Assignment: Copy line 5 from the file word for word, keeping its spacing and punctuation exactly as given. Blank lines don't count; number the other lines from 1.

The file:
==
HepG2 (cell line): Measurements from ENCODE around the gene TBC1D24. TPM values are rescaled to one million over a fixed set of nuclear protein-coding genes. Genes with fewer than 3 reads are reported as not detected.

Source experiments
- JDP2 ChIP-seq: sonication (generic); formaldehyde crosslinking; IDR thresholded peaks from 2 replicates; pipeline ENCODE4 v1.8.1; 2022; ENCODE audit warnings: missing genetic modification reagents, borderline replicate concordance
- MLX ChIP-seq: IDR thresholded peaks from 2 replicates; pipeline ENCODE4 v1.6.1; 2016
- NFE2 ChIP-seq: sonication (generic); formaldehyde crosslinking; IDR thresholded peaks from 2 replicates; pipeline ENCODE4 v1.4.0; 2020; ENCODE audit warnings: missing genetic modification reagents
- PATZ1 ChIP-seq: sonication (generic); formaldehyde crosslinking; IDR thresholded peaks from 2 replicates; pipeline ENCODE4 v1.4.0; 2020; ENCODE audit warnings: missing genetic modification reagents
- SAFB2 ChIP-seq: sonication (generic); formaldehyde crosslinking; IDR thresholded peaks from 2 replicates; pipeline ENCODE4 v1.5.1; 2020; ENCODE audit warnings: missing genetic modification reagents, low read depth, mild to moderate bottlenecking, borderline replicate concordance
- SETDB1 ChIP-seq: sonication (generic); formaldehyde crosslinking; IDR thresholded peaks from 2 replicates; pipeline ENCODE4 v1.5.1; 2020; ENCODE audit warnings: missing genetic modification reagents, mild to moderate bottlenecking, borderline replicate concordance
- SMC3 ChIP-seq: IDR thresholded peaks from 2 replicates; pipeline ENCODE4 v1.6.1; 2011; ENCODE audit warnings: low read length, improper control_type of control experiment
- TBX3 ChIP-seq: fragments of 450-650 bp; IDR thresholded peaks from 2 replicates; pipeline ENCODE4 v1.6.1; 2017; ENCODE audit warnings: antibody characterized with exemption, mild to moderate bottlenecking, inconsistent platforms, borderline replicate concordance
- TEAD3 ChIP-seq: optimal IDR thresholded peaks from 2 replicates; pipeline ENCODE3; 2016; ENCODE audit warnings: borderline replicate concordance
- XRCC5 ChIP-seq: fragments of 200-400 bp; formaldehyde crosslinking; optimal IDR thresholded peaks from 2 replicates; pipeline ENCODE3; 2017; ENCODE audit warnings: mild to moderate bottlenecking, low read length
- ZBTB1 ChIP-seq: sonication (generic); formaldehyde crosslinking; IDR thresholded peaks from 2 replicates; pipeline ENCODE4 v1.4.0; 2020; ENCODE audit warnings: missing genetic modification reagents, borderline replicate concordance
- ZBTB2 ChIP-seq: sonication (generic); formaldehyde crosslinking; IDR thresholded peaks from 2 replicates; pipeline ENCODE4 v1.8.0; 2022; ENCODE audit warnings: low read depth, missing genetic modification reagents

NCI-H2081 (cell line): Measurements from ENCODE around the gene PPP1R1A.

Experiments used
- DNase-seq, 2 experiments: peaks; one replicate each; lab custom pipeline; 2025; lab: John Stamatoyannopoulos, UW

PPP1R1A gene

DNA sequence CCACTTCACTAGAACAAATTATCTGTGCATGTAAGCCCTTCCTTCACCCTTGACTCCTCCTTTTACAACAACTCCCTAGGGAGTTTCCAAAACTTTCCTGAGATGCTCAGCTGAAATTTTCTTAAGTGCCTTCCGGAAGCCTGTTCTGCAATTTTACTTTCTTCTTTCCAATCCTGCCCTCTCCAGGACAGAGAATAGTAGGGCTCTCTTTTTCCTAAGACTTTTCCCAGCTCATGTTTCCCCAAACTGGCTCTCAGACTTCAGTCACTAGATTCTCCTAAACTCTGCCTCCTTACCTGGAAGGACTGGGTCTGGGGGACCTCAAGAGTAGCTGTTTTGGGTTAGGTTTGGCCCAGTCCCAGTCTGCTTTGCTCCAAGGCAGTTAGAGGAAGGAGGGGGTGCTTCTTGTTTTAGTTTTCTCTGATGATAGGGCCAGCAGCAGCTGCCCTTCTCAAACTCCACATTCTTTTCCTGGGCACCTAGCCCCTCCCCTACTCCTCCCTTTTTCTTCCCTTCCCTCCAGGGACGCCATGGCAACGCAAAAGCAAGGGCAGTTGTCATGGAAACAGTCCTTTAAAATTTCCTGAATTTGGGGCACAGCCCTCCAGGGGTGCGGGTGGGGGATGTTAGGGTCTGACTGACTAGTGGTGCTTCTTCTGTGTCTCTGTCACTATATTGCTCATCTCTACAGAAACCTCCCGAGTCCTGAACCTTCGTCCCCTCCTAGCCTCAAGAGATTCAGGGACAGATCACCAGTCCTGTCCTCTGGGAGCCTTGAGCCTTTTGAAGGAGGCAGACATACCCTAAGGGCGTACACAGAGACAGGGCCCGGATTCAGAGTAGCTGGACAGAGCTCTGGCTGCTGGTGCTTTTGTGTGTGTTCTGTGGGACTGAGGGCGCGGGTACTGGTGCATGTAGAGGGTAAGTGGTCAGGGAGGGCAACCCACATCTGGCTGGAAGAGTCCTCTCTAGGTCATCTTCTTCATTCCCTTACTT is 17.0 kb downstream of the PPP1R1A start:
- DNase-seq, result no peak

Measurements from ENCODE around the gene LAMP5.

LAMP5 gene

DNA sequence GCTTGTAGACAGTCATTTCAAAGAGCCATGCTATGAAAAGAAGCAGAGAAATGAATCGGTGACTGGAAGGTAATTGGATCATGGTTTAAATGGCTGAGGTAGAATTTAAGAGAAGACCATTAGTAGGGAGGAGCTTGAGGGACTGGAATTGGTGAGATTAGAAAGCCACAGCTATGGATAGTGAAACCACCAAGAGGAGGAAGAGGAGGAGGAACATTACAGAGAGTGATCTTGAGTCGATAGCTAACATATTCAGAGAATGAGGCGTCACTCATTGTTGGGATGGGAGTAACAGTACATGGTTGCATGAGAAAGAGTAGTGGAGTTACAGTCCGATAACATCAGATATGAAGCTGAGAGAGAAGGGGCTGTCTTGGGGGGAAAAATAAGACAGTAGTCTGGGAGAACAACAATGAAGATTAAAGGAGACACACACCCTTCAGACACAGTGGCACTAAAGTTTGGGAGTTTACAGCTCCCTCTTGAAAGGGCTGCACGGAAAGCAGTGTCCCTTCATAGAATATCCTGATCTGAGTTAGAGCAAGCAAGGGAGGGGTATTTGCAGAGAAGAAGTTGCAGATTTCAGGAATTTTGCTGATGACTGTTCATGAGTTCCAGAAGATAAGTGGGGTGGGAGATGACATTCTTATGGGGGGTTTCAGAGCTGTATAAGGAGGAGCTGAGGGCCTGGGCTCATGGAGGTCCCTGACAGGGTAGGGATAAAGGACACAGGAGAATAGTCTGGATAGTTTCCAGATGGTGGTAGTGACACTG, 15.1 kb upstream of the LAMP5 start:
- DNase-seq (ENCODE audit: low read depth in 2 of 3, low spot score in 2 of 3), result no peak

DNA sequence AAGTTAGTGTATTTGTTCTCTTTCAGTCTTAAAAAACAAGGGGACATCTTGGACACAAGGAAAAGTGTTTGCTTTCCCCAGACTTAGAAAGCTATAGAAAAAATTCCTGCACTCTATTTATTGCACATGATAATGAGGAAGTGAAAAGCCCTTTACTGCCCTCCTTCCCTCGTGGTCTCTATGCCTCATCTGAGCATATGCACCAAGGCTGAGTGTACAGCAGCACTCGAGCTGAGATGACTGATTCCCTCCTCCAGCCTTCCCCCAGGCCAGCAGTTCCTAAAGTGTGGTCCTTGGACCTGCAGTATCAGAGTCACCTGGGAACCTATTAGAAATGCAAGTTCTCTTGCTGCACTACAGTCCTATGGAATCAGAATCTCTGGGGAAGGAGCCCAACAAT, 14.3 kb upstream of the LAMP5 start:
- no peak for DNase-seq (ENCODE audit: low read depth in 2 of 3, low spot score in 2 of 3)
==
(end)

- NFE2 ChIP-seq: sonication (generic); formaldehyde crosslinking; IDR thresholded peaks from 2 replicates; pipeline ENCODE4 v1.4.0; 2020; ENCODE audit warnings: missing genetic modification reagents